Sales up, profits mixed for control users, suppliers
As the U.S. economy enters its eighth year of expansion, some forecasters predict a slowdown is sure to come. These sages said the same thing about 1997, and though the economy faltered a little at year end, a slowdown just didn't happen. Even with slower earnings in 4Q97, the economy chalked up a formidable 4.
As the U.S. economy enters its eighth year of expansion, some forecasters predict a slowdown is sure to come. These sages said the same thing about 1997, and though the economy faltered a little at year end, a slowdown just didn’t happen. Even with slower earnings in 4Q97, the economy chalked up a formidable 4.5% annual growth rate. The expansion has already continued this year and promises to become the second longest on record, exceeded only by the Vietnam War-era expansion of the 1960s.
Industrial control users and producers didn’t do quite as well as the overall economy, but they came through pretty good. Measured in terms of sales, these industries performed very well. Most exceeded the all-industry composite’s 9% sales in-crease in 1997, according to Business Week magazine’s wrap-up of 900 companies. However, this was a significant drop from the composite’s 14% growth in earnings during 1996.
The profits picture for 1997 is a jumbled one. The all-industry composite posted a not-too-bad 9% profit increase for the year, but it was greatly affected by several factors. For instance, 1997 was a record year for mergers and acquisitions; these combined with increased restructuring to depress net income. Higher labor costs that couldn’t be passed on also lessened revenues.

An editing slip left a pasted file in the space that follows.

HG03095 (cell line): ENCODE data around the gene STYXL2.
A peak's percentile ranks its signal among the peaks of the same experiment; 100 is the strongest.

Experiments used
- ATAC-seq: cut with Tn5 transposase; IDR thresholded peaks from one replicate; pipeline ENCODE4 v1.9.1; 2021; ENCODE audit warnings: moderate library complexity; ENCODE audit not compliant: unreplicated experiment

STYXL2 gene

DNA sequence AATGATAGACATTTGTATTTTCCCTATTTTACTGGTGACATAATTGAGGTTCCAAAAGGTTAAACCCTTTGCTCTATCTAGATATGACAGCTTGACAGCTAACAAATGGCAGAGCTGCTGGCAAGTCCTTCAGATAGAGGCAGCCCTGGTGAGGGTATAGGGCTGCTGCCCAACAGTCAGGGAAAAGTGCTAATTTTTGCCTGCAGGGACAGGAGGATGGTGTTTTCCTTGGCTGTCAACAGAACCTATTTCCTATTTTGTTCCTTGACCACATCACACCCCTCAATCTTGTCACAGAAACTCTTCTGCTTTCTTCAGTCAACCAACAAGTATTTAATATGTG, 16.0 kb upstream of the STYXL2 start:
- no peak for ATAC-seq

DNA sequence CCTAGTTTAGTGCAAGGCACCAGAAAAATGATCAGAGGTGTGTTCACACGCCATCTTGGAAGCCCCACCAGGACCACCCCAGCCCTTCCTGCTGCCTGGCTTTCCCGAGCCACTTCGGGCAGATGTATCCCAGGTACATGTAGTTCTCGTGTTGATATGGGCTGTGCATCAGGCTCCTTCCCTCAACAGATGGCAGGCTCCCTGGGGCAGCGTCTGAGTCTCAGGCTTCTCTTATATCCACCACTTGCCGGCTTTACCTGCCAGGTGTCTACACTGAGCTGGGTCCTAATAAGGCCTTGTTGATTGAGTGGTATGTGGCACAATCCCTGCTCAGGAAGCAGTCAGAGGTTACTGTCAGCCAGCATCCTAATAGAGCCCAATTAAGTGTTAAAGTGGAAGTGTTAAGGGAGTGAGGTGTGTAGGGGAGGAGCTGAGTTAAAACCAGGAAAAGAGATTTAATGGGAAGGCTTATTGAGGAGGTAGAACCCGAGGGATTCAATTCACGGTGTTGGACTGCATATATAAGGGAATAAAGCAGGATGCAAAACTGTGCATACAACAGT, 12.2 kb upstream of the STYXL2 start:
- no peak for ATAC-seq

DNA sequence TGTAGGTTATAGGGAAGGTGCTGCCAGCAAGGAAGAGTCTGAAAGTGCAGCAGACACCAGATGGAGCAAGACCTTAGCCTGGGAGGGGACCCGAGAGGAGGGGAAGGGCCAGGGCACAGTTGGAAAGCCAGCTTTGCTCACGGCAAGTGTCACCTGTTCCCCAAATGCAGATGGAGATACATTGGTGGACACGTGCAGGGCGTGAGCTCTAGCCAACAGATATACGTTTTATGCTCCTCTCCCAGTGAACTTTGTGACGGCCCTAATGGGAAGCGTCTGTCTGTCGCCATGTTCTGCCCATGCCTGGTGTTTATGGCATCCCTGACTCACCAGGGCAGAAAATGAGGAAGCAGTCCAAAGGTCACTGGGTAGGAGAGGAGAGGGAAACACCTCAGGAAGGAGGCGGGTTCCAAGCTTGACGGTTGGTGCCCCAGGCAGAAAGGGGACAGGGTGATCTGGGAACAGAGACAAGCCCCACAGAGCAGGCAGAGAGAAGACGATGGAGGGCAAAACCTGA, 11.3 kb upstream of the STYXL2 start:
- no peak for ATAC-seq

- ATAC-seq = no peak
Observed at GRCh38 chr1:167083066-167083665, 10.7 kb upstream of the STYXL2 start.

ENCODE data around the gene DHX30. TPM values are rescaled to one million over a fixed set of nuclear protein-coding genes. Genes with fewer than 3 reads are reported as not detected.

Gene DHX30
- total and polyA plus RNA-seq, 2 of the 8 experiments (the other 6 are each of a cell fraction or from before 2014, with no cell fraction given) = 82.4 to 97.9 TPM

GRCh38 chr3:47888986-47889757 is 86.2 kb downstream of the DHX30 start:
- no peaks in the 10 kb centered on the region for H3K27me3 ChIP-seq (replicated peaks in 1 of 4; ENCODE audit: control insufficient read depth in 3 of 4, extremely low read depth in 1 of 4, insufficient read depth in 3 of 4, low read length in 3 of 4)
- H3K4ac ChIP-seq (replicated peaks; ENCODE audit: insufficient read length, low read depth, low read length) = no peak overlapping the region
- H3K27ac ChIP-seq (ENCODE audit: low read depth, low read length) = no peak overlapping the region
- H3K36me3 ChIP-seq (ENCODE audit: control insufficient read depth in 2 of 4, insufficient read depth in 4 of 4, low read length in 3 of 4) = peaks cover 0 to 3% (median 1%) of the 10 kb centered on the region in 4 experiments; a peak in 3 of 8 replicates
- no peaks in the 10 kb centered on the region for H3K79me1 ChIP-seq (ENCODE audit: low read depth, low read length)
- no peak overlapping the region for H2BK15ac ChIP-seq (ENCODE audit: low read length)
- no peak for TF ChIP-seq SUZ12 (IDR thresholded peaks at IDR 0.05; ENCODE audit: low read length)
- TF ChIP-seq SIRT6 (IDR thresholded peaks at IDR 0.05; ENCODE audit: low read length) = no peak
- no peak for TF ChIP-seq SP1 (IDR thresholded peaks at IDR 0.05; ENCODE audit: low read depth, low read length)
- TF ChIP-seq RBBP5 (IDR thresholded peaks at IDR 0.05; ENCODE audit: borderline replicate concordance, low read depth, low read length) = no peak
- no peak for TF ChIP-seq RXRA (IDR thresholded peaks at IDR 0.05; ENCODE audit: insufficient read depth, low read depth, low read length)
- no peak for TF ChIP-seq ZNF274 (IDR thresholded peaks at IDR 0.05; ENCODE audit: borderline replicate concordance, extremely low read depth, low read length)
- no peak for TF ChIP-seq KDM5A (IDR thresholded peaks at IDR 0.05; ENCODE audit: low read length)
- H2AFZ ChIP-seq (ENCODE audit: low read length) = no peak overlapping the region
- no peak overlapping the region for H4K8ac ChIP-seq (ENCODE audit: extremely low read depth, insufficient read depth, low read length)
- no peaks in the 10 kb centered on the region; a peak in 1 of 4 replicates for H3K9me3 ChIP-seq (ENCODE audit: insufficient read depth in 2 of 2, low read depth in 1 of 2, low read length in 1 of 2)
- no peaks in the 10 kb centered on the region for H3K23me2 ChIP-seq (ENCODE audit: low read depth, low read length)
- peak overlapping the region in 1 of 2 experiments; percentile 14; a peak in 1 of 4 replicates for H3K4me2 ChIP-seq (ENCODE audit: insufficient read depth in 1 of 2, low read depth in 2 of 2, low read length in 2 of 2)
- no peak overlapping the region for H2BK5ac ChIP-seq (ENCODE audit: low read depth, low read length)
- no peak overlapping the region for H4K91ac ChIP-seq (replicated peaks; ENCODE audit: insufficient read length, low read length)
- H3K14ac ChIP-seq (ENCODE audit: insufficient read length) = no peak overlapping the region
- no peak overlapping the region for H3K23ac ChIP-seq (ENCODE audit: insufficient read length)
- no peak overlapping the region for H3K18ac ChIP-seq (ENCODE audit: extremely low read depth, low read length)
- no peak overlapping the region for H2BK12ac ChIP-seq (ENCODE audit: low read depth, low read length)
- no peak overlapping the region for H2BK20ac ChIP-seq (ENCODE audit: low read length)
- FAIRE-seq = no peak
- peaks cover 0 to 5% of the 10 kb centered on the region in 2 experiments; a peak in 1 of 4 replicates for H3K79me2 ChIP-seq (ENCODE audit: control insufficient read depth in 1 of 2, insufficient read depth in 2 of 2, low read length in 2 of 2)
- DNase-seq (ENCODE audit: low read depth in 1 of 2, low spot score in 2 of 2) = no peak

Productivity creates profits
One note of encouragement comes from the U.S. Bureau of Labor Statistics, which reports many productivity surges in the past 20 years. Though these surges usually follow recessions, last year was the first time a two-year, back-to-back productivity boom of nearly 2% took place well into an extended economic expansion. More important to the industrial controls field, manufacturing productivity accelerated from 3.2% in 1995 and 3.7% in 1996 to 4% last year.
Users and producers of industrial controls all earned profits in 1997, though the amounts compared to the previous year were good for half the industry groups and poor for the rest.
Despite increased sales in 1997, utilities and machinery had lower profits than in previous years. Metals and mining had respectable sales growth and increased profits due mainly to an exceptionally profitable year for Alcoa, the group’s largest company.
The paper industry continued its usual violent swings of ups and downs in both sales and profits. Last year, however, sales were flatter and profits dropped significantly compared to 1996, largely because 13 of the group’s 16 companies had less profits or more losses in 1997.
The instruments group had less profits last year than in 1996 due mainly to poor performance by the group’s third- and fourth-largest companies. The two largest firms, Emerson and Honeywell, supported the group by bringing in more profits (10% and 17% respectively) than in 1996.
The electrical products group experienced satisfactory performance with a 4% sales increase and a 20% profit increase. This can be attributed to the good, but not really great, performance of the two largest companies in the group, Eaton and Rockwell.
Still, if the nation’s economic expansion continues as expected, the industrial controls segment should have a banner year in 1998.